The Art of Dressing Like a Boy

Here’s to the girl with the messy hair, the one who loves her sneakers as much as her heels, the one with the long stride and the limitless ambition, the girl who doesn’t let her mascara cloud her vision or her own personal horizon. Here’s to the tomboy.

Vogue Japan 2012 willy vandepierre

Remember that scrappy young girl who used to run around the neighborhood with scraped knees and her brother’s dirt stained overalls? If you didn’t know her, it’s probably because you were her. It’s not just that tomboys didn’t like to wear dresses or play with girls, they were free to roam beyond gender stereotypes, where all rules went out the window. Now it seems that the tomboy has grown up.

It is no longer the unsophisticated look of your girlhood; the adult tomboy of today has crossed over from renouncing female fashion, to embracing it whole heartedly. But more than that, women have embraced the idea of dressing like a tomboy the way you would embrace any full-fledged life-style, with it’s philosophy of comfort over frills, and strength over fragility. It’s as if to say, I’m free to move, I’m comfortable, now try and stop me.

The modern day tomboy is a powerful woman comfortable in her own skin and that just happens to like sneakers. It-girls such as Cara Delevingne have elevated the tomboy, proving that a woman does not need to wear a dress in order to feel feminine. Over the past three years this sleek and totally refined new tomboy has been taking female fashion by storm. Designers such as Phoebe Philo have made comfort and simplicity the main objective when designing for women. The result has been a shift from uncomfortable, constraining dresses to more casual, street-inspired clothing. Heels have been replaced with Nikes. Sweet feminine cardigans have been swapped for powerful, tailored blazers.

The tomboy style has long often been a symbol of rebellion and counter-culture. For the last century, strict gender roles have mostly kept women dressing in traditionally female clothes. Those who broke such gender rules were ostracized and ridiculed, but as the rules began to loosen with time women were quick to take advantage of the freedom that comes with wearing a pair of pants. The 21st century has completely destroyed such gender stereotypes and has introduced more androgynous dressing.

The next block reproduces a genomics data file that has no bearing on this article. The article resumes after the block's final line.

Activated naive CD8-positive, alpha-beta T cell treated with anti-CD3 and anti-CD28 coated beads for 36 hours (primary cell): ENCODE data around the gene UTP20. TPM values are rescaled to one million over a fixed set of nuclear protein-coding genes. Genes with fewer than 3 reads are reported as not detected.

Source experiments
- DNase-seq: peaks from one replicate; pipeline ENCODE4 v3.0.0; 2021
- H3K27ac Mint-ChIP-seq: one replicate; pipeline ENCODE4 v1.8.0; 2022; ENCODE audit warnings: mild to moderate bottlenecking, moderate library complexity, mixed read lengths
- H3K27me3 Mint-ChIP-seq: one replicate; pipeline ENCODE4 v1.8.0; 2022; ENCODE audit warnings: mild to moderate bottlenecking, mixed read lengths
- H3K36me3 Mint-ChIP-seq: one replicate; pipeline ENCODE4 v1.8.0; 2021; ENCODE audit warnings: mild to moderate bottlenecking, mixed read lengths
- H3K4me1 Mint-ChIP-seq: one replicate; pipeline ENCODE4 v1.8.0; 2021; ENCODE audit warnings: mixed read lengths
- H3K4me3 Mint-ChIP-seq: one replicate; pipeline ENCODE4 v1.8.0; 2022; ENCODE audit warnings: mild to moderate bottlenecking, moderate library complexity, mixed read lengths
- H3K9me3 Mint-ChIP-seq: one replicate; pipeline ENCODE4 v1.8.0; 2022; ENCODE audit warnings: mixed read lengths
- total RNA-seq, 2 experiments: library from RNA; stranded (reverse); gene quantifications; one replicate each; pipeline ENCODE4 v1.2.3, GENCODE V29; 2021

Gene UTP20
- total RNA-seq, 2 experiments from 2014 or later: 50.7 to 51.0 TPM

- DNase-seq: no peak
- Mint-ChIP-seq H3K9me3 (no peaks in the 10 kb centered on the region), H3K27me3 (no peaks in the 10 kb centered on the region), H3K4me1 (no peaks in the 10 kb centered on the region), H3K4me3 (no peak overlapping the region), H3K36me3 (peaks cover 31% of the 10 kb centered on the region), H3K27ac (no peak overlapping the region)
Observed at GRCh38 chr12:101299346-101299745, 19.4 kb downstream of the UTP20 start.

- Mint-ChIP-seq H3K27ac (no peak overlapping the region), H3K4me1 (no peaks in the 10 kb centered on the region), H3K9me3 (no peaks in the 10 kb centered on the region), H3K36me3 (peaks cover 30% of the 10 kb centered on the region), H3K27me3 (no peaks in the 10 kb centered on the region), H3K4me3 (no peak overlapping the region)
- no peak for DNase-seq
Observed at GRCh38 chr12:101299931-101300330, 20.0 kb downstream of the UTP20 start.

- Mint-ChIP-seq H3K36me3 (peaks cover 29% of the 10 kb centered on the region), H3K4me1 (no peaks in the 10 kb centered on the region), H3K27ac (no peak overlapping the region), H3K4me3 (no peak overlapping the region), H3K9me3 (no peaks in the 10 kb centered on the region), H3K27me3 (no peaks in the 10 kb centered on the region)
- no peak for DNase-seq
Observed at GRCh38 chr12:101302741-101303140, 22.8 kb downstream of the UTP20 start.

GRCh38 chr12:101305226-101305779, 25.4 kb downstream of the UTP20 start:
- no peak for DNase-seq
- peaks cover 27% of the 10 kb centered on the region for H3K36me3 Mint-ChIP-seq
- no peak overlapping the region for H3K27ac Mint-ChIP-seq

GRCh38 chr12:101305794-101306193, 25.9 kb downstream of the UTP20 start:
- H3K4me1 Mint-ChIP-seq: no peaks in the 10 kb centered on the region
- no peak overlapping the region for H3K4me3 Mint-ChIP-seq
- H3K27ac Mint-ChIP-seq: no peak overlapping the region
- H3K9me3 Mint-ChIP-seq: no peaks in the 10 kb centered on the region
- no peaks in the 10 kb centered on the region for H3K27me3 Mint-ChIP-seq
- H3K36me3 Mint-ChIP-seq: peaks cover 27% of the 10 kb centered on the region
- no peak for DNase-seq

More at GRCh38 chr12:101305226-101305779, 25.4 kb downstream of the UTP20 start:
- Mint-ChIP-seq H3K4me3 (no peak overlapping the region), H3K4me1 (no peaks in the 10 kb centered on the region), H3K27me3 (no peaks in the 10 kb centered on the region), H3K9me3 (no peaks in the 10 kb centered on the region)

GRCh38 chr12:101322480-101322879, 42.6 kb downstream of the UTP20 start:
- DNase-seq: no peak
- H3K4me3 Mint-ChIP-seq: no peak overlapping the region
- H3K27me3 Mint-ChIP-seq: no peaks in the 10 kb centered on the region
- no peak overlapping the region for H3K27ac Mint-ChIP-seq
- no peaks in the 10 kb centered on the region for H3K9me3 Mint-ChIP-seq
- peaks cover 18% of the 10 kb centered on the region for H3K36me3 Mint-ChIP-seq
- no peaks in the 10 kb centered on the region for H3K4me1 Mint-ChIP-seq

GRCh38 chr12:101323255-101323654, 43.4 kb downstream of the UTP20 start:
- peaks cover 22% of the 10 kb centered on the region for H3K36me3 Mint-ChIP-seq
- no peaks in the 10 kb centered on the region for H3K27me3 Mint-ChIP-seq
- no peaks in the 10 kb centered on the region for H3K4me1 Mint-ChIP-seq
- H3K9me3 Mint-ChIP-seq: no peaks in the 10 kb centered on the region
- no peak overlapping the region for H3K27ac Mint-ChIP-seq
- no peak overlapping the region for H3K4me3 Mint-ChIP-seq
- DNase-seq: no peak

Fashion is no longer this or that. This is the age when gender rules are being bent and broken. Androgyny has rapidly gained mass approval and women everywhere are being encouraged to explore their own personalities, instead of following society’s strict demands. The world is no longer black or white, as this new gender-neutral style has proven. Tomboys everywhere represent the exquisite shades of grey.

Anna Ewers by Josh Olins styled by Geraldine Saglio for French Vogue.

la modella mafia Milla Jovovich and Mario Sorrenti by Bob Richardson Vogue Italia November 1997 styled by Anna Dello Russo 1 Vogue Japan 2012. vogue paris september 2012

“It’s definitely difficult being a woman and growing up a girl. When you’re graceful, people say you lack personality; when you’re serene, people say you’re boring; when you’re confident, people say you’re arrogant; when you’re feminine, people say you’re too girly; and when you climb trees, people say you’re too much of a tomboy! As a woman, you really need to develop a very strong sense of self and the earlier you can do that, the better! You have to be all the things that you are, without allowing other people’s ignorance change you! I realized that they don’t know what grace is, they can’t identify serenity, they have inferiority complexes, they are incapable of being feminine, and they don’t know how to climb trees!” ~ C. JoyBell C.

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